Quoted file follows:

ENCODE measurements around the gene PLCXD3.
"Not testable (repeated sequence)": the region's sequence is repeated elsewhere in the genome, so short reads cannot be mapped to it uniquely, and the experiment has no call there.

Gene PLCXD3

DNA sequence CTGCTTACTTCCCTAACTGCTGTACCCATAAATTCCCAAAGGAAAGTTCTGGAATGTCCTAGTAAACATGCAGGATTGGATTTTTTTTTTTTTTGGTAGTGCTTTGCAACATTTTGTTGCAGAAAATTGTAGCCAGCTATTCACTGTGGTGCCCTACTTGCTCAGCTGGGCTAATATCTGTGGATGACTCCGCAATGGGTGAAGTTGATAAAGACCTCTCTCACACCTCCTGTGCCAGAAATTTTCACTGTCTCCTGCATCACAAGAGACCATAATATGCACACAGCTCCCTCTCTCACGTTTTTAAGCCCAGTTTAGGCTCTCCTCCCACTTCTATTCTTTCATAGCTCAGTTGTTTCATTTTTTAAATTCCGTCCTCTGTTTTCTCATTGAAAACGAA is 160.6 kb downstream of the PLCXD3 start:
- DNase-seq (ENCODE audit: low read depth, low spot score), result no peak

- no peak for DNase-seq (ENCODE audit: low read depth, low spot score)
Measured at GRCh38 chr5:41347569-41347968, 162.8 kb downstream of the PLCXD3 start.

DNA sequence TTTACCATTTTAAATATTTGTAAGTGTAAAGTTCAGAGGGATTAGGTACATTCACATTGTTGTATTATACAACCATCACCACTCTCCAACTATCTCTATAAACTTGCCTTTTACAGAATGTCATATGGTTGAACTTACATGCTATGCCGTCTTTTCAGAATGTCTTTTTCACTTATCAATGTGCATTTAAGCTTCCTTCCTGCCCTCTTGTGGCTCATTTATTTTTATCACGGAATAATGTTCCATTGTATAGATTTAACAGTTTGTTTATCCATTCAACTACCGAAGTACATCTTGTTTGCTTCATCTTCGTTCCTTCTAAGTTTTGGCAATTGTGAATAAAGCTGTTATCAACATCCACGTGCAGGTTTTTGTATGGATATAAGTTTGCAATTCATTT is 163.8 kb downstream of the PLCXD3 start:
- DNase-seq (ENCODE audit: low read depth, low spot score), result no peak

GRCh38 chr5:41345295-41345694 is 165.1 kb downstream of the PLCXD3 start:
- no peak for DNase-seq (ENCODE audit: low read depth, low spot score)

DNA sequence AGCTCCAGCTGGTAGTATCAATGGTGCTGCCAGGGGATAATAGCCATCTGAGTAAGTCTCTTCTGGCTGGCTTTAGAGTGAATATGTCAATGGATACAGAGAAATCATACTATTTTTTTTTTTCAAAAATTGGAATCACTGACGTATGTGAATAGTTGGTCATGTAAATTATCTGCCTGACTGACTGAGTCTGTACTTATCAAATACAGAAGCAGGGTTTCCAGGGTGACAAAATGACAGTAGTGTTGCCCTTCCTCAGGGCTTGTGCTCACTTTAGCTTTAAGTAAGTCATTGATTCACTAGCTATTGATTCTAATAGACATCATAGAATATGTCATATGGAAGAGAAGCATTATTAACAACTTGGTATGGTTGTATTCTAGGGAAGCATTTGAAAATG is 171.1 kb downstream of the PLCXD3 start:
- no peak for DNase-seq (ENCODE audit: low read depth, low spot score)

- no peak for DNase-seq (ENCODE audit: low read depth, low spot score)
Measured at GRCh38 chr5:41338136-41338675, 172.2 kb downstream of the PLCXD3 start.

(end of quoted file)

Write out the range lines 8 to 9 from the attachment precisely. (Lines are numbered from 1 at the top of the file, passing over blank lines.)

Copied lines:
DNA sequence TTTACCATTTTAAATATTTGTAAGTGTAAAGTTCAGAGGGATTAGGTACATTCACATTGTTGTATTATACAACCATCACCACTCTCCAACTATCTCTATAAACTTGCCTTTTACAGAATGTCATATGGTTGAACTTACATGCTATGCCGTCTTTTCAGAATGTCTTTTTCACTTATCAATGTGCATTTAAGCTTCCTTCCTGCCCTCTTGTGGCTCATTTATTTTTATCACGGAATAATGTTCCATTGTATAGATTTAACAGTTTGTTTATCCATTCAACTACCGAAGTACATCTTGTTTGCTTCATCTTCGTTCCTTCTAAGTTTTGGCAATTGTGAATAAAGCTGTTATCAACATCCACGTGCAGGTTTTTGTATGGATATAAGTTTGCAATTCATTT is 163.8 kb downstream of the PLCXD3 start:
- DNase-seq (ENCODE audit: low read depth, low spot score), result no peak